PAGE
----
Our Ravelry Knitaway Group spring KAL for the Bird's Nest Shawl from Folk Shawls
is moving along beautifully. The knitters have chosen some fabulous yarns for this one. I believe I am the slowest knitter among them though I realize that part of it is I am so easily distracted. Perpetual spring fever, I call it.
When knitting lace however, getting distracted can be a real problem. Lace is particularly unforgiving in terms of stitch count. Do not think that you can just "fudge" at the end of the row and have the pattern work out on the next pattern row. Believe me..I've tried. Especially on long rows of lace, keeping track is easier if the row is broken up into repeats. Use markers to do this. You see I have two different markers in the shawl above; the first marker indicates both the beginning of the lace pattern and the beginning of a right-side row. I use a fancy marker for that prime spot because it is really annoying to work a right-side row on the wrong-side and vice versa. The string markers are placed every so many repeats of the lace so that I know if the lace pattern hasn't worked out when I knit to each marker, my error is between the markers, with just a few stitches involved. This ends the agony of realizing you have knit 344 stitches and gotten off on your pattern back about stitch 99. Without markers between the repeats, that happens way too often and makes lace knitting rather miserable for many. Use a marker every repeat or every two or every five, your choice. It's a tool to make your knitting pleasant for you. As I am fond of saying to my students, a marker is your friend.
I know.....some of us are soooo good at knitting that we don't need no stinking markers. Right. And some of us are so good at ripping that we look for reasons to do more of it. I use markers. And I seem to have quite a collection of them. Below are some of my favorite fancy markers, shiny and bright, like jewelry for my knitting. I usually reserve these for a special place like the beginning of a round or a seam line. For me, too many beads makes my knitting too heavy and adds to fatigue in those long hours of design knitting. I am even more picky. Fancy markers have to be functional and not just pretty to stay in my knitting bag. More than one fabulous looking marker with a snaggy join or sloppy, weak ring has ended up recycled into my bead box and I shop very carefully for them now with functionality in mind. Below are some of my go to favorites. Though I sadly have not kept track of the makers of each of these handmade beauties, I psychically send them my gratitude each time I slip one of their creations onto my needle.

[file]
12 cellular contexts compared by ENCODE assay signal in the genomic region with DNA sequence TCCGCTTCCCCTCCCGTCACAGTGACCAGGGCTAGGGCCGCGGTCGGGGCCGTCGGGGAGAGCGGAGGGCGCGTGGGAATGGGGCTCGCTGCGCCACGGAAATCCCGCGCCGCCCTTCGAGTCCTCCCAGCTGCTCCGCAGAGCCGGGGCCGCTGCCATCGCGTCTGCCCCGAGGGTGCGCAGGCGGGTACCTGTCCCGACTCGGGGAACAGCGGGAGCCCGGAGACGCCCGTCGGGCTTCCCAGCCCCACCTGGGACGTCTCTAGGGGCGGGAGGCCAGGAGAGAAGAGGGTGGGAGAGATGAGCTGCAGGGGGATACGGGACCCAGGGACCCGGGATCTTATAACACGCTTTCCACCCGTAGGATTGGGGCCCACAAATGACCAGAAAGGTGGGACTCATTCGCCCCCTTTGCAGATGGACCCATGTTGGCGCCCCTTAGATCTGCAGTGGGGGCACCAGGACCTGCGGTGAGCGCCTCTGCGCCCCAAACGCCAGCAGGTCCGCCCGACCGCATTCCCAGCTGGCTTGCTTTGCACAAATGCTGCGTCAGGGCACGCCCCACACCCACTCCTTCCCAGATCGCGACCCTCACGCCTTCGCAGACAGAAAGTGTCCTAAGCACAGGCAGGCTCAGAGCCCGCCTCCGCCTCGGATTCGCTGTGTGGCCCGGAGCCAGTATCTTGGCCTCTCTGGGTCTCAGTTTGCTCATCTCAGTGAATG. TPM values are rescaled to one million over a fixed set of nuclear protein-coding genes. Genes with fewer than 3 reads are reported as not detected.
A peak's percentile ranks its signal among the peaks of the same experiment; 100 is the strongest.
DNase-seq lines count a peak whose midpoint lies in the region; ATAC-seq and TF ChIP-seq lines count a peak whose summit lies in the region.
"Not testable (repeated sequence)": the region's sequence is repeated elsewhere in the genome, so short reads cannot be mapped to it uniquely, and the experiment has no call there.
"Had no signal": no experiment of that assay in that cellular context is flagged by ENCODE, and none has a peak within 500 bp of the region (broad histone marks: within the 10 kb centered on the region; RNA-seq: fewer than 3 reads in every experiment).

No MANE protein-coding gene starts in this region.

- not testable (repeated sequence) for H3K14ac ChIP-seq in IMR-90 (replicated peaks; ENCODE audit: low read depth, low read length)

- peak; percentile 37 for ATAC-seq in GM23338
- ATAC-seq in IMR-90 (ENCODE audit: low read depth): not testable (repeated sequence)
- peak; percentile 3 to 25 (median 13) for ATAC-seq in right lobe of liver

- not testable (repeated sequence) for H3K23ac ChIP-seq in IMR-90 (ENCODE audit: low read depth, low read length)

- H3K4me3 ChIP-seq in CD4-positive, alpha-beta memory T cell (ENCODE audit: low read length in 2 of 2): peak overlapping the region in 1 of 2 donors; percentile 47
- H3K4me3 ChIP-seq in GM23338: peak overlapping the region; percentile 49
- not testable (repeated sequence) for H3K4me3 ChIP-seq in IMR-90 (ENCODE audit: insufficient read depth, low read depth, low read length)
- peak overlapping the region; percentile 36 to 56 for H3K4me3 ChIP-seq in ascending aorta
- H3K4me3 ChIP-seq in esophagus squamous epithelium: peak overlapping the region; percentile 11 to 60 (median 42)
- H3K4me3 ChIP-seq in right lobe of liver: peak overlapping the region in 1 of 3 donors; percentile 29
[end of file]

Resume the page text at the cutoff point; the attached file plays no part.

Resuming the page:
And then there are my favorite plain markers, the totally functional, not so pretty but essential tools in the knitter's tool kit. These markers help you count, but they also hold a dropped stitch, or mark a special shaping row, and some can be moved when needed. They are inexpensive, lightweight, and if you lose one you don't cry (unless, of course, you've also then lost your place in your knitting. Rats!).
What do I use the most? The home made string marker with a long tail is
my favorite of all. I make sure that I always have some string available in my knitting bag to make markers or stitch holders. The long
tail is especially functional in keeping the marker in place when, as
so often happens in lace knitting, a yarn over wants to go hopping on
over to the next repeat. I just give the marker's tail a tug and it
zips back into place, neatly corralling the yarn over. Also string
markers do not tend to jump out of the knitting like solid plastic or
medal rings do. That's what I like about the rubber "O" ring
markers (far right) too, they do not "fly". Safety pins (coilless
please), and safety pin-like markers can be moved and clip in and out of
your knitting as needed, as do the old standby "chicken ring" split ring markers.
All handy tools.
I am a basic organizer nerd and I use the very common variety of plastic divided carrier to hold my markers, functional and sturdy. I think these were originally created to carry fly fishing flies. Mine is always in the main knitting tool kit, within easy reach of the knitting nest.
And though these plastic organizers now come in tempting bright colors with glitter (oh
my!), I like to be able to see what's in my carrier, so it's basic translucent
white for me. Except of course when I find a tin I cannot resist. I use my "Smoochers" tin in my travel supply bag. It is not organized but it's compact, holds what I need when traveling, and makes me (and other knitters) smile. And yes, I bought the candy just for the tin. Ever done that?
So what markers do you have in your bag of knitting tricks and why? I'd love to know. You may have something I need to add to my collection. And please join us in the Knitaway group spring KAL on Ravelry
. We're having some fun.